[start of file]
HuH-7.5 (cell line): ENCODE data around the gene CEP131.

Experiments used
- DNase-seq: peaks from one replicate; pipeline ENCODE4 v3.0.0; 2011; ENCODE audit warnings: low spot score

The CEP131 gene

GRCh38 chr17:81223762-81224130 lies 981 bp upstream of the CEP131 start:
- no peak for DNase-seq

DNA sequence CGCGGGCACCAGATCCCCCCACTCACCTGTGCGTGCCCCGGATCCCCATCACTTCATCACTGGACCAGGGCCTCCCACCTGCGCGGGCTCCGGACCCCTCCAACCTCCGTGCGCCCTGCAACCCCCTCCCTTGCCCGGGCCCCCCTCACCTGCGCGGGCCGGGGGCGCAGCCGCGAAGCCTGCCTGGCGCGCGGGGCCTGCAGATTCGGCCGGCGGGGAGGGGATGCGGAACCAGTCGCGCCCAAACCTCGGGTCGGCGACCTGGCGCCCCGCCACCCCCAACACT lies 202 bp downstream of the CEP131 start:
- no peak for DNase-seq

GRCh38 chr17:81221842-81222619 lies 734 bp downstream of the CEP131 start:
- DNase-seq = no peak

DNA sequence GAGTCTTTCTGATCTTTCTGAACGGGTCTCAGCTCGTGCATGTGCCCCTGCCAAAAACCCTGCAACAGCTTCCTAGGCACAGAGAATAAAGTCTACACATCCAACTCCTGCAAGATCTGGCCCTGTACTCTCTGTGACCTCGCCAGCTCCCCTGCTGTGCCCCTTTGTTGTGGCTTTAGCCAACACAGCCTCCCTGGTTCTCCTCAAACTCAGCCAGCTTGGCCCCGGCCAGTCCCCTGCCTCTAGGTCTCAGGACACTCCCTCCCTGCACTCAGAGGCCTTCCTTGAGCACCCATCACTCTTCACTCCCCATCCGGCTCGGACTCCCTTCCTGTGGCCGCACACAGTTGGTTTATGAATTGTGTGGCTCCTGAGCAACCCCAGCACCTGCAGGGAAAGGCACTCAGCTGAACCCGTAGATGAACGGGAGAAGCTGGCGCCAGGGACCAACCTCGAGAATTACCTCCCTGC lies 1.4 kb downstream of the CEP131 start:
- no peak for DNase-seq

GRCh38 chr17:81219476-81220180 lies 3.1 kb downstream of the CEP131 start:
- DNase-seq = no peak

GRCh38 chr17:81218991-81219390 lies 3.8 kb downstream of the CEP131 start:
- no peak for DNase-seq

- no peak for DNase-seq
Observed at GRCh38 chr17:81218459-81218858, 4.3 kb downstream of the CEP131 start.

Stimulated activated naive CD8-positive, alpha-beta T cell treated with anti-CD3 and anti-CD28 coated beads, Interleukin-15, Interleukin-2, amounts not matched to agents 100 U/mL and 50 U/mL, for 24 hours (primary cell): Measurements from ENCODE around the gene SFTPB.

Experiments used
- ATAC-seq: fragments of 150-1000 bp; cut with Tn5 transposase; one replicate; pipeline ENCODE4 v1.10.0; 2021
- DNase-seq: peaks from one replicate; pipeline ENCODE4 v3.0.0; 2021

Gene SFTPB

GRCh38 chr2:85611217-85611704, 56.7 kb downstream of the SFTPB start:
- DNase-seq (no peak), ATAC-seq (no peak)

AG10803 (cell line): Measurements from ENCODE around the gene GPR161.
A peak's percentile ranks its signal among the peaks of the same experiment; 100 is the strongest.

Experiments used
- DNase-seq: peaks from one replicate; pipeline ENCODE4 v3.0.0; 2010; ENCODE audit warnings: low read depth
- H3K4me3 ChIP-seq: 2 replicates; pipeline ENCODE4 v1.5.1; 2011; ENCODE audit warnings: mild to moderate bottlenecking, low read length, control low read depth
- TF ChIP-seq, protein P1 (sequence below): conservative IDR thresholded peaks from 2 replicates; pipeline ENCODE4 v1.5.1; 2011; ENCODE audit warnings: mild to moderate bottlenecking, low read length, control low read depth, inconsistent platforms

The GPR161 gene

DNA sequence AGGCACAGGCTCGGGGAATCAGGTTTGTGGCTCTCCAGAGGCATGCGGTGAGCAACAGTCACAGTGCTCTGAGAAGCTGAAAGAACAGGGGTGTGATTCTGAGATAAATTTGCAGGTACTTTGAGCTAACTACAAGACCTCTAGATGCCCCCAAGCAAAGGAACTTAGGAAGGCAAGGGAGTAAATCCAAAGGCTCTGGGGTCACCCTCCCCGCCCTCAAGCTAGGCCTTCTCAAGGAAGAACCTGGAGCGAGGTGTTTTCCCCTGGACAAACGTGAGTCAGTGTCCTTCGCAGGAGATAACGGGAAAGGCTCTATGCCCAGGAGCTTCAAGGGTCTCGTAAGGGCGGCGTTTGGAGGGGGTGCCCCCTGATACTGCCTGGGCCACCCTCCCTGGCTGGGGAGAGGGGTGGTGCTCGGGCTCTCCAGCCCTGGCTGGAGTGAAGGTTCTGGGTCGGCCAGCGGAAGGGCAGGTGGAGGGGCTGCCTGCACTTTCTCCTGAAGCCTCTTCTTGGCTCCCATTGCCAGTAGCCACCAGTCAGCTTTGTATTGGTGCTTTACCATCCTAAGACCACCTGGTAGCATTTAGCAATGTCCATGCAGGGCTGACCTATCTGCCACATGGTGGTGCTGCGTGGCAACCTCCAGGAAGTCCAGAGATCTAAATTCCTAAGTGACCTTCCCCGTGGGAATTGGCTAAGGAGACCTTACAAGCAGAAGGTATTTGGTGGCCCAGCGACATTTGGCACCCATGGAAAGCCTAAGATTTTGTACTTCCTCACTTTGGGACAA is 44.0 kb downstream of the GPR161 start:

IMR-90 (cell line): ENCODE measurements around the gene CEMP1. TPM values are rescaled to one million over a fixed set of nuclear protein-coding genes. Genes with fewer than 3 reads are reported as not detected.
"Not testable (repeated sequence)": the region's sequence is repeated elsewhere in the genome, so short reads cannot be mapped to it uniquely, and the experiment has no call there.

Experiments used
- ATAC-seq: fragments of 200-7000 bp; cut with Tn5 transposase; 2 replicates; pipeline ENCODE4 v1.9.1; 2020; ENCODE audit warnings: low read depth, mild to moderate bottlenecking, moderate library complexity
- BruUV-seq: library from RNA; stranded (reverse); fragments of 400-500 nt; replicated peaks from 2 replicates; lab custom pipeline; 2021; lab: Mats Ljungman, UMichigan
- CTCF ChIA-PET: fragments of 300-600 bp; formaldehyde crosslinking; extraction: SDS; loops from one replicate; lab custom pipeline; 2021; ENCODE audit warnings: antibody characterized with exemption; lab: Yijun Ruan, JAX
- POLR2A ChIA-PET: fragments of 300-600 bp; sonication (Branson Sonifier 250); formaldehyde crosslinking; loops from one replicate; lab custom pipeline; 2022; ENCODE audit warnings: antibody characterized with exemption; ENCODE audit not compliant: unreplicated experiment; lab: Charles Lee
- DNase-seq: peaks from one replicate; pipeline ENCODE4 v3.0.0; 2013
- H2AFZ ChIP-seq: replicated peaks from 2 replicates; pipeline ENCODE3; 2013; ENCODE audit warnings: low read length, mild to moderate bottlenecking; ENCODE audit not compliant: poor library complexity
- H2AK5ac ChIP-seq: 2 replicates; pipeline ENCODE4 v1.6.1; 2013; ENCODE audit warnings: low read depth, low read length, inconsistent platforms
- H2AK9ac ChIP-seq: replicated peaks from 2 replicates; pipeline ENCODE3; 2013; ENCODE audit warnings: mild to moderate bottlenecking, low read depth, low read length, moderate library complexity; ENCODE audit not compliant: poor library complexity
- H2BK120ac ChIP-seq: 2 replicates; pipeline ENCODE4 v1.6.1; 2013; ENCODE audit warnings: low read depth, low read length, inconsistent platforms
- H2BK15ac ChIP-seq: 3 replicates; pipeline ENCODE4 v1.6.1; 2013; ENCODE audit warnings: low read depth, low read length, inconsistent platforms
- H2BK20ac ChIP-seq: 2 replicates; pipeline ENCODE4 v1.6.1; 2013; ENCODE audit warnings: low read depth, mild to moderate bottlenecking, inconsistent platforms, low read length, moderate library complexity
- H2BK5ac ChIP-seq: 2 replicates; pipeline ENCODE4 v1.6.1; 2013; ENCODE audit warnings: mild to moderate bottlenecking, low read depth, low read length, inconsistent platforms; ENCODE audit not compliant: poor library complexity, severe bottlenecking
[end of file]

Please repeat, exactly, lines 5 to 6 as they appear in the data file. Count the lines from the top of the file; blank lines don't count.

GRCh38 chr17:81223762-81224130 lies 981 bp upstream of the CEP131 start:
- no peak for DNase-seq